Following on from my previous post on my favourite classic children’s authors, here’s part 2. Last time I looked at E. Nesbit, Philippa Pearce, Catherine Storr, L.M. Montgomery and Lucy M. Boston, and here to round it off are my final five with my favourite of their books.
- Mary Norton – The Borrowers. Chances are, model (or miniature) villages like the one at Babbacombe or Bekonscot hold a particular delight for you if you’re a fan of the Borrowers. Reading the books I was there every step of the way with Arrietty and Spiller on their adventures afield, afloat and aloft, avoiding ‘human beans’. Did you know that there was another, more recent addition; The Borrowers Avenged? I haven’t read it but maybe I will on the reading challenge.
- Hans Peterson – Just Lisa. This one is a tad difficult to get hold of these days, but it was a real favourite of mine when I was very small. Lisa had a secret sort of windowed attic box-room (wall-papered over to completely disguise it) which she hid herself away in whenever she chose, and I so longed for one of my own as I loved the idea of being hidden away where no-one would find me.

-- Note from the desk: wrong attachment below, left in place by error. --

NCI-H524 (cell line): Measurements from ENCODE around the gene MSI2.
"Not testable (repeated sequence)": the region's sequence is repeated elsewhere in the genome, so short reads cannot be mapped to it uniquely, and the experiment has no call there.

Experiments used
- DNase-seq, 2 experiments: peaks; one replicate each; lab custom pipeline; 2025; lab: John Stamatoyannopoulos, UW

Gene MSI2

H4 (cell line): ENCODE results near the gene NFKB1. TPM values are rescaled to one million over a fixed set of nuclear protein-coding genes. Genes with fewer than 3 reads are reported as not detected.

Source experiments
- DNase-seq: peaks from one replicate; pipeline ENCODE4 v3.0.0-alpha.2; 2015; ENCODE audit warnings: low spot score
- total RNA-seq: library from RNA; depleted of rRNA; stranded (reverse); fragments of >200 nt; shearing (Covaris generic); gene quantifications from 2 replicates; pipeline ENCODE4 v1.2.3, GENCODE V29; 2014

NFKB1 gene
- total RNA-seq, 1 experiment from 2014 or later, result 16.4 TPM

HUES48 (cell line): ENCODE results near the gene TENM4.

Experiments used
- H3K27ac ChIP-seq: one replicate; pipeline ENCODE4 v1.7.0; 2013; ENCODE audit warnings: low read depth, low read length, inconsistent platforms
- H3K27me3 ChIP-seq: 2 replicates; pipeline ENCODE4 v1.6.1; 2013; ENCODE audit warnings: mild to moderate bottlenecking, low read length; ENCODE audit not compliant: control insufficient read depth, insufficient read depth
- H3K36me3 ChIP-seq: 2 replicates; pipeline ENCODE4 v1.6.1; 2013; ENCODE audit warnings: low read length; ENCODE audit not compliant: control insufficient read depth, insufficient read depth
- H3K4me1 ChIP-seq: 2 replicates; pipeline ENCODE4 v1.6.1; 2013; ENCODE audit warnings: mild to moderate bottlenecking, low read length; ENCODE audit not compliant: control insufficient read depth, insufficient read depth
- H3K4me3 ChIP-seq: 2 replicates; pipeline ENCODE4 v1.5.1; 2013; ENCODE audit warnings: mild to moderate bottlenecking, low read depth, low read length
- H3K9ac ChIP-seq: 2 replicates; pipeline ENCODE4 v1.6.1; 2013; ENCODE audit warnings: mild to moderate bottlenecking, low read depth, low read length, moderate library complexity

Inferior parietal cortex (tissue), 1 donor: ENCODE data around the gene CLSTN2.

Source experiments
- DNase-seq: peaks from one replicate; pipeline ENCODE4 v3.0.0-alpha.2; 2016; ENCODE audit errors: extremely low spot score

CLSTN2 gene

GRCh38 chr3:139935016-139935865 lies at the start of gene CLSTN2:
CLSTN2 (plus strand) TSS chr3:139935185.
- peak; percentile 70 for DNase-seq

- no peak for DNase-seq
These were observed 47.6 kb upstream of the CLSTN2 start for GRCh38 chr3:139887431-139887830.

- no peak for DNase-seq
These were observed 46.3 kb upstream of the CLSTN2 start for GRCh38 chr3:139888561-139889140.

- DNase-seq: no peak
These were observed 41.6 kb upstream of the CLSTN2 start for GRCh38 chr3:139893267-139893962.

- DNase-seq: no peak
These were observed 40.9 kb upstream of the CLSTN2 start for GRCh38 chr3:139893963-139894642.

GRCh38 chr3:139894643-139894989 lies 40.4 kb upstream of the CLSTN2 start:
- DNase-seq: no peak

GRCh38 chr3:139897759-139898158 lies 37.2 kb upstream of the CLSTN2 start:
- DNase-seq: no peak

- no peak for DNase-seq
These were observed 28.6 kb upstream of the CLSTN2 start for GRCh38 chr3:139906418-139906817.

- Francis Hodgson-Burnett – The Secret Garden. Secret rooms – secret gardens, there is a theme here, I think. One of the things I really liked about Mary Lennox was her sourness. I loved the fact that she wasn’t sweet and cheerful, as I often found a lot of the heroines in books too hard to emulate, and I always had to identify with my story’s main character. (Though I did manage to read, and somehow identify with, Pollyanna.)
- Lloyd Alexander – Prydain Chronicles. Not given much credit in English libraries, Lloyd Alexander had a fantastic feel for the Welsh spirit which
pervades this series and I was sure that he must have been Welsh until I grew up and found that he was American. I discovered Alexander in my eternal search for ‘another Narnia book’ (see below), and his books fulfilled my craving. The 5 books in the series are filled with adventure and gentle humour, and I stand by them as an excellent series for young fantasy fans.
- C.S. Lewis – Narnia. As I started this tour of children’s classics with Nesbit I will finish with Lewis as the two were the pillars of my childhood reading. I loved the Narnia stories so much that I had whole passages of it devoted to memory (though since forgotten). I also drew maps of Narnia in my spare time and read the books over and over. If it’s not immediately obvious to you let me put it clearly: I was obsessed with Narnia.
The list could have been so much longer, so I’m including a list of honourable mentions that I would have included given the space, including, but not limited to: James and the Giant Peach, The Box of Delights, The Ghosts (The Amazing Mr Blunden), The Ghosts of Motley Hall and The Strange Affair of Adelaide Harris.
Let me know what you would have added.